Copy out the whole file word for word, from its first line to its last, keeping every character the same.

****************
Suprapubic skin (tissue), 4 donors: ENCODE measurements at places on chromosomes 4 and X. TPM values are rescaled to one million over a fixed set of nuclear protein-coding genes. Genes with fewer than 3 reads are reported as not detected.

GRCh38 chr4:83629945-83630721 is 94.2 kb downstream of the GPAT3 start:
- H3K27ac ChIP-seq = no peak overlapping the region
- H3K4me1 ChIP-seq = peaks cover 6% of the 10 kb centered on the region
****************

Suprapubic skin (tissue), 4 donors: ENCODE measurements at places on chromosomes 4 and X. TPM values are rescaled to one million over a fixed set of nuclear protein-coding genes. Genes with fewer than 3 reads are reported as not detected.

GRCh38 chr4:83629945-83630721 is 94.2 kb downstream of the GPAT3 start:
- H3K27ac ChIP-seq = no peak overlapping the region
- H3K4me1 ChIP-seq = peaks cover 6% of the 10 kb centered on the region